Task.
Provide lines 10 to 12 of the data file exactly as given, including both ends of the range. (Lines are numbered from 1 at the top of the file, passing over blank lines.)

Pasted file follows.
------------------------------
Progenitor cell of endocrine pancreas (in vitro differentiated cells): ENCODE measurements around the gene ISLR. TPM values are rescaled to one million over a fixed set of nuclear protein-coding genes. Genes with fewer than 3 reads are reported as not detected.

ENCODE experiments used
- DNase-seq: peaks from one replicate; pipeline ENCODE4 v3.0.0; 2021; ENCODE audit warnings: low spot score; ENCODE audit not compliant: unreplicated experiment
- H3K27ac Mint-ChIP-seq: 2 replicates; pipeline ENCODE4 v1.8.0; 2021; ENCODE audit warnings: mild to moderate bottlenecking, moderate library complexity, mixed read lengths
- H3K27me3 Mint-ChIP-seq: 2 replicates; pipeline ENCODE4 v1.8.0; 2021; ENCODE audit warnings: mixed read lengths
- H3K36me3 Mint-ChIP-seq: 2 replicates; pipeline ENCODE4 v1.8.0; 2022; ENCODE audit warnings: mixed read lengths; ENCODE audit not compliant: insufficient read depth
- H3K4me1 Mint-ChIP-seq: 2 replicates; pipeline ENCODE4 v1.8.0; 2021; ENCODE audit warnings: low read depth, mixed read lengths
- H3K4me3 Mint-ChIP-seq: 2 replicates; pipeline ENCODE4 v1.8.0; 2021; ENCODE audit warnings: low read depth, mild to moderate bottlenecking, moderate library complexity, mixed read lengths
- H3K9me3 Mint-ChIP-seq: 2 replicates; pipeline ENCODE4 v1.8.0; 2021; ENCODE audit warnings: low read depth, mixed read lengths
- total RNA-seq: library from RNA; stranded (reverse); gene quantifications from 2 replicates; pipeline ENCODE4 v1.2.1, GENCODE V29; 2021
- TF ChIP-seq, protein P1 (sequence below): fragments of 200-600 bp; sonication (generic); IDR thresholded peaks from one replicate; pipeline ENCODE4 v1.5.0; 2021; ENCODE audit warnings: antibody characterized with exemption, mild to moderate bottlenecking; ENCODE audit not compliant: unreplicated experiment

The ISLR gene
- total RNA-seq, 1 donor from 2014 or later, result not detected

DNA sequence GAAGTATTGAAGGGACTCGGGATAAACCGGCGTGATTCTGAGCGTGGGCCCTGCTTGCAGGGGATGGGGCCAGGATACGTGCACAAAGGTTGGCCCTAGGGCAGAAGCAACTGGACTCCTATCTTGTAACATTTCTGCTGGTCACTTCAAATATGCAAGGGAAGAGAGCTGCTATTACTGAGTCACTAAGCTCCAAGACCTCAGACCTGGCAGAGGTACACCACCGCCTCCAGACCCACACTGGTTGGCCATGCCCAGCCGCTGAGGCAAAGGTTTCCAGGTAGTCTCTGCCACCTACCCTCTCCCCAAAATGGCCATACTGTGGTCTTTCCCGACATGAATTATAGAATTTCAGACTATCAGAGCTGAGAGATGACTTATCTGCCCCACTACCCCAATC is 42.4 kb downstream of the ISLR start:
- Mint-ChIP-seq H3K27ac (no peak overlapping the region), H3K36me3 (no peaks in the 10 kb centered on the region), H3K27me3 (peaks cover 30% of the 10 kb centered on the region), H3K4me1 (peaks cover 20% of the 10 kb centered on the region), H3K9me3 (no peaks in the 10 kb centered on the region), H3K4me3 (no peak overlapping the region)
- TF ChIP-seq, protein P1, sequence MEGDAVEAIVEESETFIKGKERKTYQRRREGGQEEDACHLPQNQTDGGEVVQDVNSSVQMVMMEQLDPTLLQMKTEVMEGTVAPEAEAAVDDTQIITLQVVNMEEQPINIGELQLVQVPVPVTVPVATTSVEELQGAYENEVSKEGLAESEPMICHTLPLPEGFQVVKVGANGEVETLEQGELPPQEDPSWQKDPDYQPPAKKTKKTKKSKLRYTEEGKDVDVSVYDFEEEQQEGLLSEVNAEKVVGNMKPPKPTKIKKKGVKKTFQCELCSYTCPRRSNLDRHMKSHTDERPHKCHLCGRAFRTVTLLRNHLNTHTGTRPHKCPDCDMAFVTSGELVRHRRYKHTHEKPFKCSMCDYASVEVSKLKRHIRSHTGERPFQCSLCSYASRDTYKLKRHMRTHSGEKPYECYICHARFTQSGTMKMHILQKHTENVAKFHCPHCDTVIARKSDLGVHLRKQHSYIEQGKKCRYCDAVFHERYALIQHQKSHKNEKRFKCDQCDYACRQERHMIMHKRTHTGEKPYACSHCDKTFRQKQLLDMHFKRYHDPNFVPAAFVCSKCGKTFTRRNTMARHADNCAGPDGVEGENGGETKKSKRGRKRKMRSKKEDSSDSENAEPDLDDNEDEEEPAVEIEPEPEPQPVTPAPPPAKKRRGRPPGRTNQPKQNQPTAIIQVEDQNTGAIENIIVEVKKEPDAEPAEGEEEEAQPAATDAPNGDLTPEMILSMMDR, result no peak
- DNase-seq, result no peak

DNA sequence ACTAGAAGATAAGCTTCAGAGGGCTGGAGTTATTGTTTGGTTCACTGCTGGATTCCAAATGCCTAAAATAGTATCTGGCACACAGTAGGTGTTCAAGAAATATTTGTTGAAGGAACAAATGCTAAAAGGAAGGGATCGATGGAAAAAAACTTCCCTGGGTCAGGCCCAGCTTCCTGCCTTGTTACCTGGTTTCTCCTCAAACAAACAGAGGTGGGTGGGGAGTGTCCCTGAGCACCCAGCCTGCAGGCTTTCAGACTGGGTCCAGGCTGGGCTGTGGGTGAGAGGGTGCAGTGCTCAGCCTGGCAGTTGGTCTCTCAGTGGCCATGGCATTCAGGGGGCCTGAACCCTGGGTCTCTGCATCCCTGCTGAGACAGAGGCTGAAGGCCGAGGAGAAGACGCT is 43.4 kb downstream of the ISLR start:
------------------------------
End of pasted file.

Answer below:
- total RNA-seq: library from RNA; stranded (reverse); gene quantifications from 2 replicates; pipeline ENCODE4 v1.2.1, GENCODE V29; 2021
- TF ChIP-seq, protein P1 (sequence below): fragments of 200-600 bp; sonication (generic); IDR thresholded peaks from one replicate; pipeline ENCODE4 v1.5.0; 2021; ENCODE audit warnings: antibody characterized with exemption, mild to moderate bottlenecking; ENCODE audit not compliant: unreplicated experiment

The ISLR gene